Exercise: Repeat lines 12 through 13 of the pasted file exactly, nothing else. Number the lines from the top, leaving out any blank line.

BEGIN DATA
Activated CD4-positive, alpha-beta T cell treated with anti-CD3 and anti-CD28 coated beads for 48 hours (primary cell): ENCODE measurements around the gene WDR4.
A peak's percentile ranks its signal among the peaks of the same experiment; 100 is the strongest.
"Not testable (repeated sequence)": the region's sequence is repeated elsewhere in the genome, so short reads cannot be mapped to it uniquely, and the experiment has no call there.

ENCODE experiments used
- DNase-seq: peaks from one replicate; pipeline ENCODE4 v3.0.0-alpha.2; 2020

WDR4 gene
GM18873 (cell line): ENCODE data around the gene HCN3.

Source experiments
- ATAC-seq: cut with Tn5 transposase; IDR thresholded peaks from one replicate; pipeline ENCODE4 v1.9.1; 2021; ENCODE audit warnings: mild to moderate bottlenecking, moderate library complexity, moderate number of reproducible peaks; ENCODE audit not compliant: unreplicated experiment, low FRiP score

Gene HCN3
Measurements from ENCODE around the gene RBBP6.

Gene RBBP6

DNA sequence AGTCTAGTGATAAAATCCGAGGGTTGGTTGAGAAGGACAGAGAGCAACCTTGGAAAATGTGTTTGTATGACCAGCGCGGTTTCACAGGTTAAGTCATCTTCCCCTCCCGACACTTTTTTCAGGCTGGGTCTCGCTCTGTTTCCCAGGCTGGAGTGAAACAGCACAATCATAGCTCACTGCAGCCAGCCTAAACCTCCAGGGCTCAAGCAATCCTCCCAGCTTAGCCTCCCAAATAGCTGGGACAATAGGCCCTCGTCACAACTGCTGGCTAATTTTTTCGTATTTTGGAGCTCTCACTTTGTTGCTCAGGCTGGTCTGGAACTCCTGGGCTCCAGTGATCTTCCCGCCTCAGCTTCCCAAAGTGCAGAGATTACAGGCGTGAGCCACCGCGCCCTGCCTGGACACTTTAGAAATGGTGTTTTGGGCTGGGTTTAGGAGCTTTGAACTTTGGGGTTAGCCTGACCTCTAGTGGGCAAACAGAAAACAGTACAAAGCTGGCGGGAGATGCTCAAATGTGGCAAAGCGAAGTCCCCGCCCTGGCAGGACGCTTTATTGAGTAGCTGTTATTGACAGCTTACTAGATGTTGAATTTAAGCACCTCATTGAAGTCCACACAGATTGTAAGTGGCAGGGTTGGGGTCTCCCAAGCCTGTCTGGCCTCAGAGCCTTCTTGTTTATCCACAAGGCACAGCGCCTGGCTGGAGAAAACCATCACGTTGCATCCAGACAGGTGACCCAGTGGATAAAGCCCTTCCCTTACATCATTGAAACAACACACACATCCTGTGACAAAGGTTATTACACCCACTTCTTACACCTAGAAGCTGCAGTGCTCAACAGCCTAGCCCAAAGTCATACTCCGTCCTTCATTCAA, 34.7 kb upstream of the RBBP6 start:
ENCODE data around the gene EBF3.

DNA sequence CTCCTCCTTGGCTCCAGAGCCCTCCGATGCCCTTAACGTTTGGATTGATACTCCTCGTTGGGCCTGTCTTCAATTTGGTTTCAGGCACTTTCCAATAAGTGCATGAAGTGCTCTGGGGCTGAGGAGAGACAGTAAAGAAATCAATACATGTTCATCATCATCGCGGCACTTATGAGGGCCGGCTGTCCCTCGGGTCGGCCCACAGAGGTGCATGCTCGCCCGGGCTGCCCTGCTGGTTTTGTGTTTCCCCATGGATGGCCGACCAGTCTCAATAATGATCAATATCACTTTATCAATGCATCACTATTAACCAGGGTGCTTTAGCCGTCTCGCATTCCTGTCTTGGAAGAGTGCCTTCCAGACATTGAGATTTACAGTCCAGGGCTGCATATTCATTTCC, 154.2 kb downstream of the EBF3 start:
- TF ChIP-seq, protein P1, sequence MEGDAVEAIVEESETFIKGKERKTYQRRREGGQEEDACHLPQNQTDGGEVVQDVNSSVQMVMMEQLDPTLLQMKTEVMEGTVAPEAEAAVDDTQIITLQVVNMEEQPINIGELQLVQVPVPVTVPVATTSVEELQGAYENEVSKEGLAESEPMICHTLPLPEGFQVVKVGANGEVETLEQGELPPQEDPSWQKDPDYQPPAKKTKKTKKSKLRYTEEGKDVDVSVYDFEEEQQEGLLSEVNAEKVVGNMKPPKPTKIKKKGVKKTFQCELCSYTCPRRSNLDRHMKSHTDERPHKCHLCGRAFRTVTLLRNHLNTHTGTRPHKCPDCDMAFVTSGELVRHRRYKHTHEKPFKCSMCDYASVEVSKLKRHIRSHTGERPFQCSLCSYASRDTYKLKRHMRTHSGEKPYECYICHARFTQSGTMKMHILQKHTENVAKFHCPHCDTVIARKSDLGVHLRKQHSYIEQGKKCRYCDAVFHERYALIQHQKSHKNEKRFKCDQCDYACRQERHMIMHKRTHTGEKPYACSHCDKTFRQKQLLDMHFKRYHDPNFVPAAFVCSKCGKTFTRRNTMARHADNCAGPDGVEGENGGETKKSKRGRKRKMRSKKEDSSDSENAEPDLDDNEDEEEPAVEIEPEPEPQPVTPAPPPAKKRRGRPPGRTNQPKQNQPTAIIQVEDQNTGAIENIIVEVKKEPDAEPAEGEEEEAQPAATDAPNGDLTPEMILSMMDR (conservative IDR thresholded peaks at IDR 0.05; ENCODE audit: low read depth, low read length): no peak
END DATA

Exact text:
Gene RBBP6

DNA sequence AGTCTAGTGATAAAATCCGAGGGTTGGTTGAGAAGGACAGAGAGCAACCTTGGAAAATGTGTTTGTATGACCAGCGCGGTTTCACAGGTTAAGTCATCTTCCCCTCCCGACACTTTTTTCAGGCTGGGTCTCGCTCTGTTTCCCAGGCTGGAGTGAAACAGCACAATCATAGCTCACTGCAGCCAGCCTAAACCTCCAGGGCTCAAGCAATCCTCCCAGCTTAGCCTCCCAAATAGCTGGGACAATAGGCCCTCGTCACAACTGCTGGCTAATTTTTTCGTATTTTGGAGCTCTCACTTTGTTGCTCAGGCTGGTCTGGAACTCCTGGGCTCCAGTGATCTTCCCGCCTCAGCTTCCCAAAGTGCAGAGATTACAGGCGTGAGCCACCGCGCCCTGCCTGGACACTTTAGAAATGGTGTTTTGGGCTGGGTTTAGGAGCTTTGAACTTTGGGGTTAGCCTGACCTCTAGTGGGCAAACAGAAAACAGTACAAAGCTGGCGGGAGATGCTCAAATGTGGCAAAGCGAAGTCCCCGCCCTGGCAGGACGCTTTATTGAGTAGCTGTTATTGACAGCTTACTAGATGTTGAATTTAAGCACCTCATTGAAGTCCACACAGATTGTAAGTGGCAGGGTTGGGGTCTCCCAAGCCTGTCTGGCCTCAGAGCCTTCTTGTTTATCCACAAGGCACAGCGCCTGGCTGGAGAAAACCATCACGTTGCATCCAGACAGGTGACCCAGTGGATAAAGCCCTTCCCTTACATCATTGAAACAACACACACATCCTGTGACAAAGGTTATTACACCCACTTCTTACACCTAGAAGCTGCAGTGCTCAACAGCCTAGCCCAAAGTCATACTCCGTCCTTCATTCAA, 34.7 kb upstream of the RBBP6 start: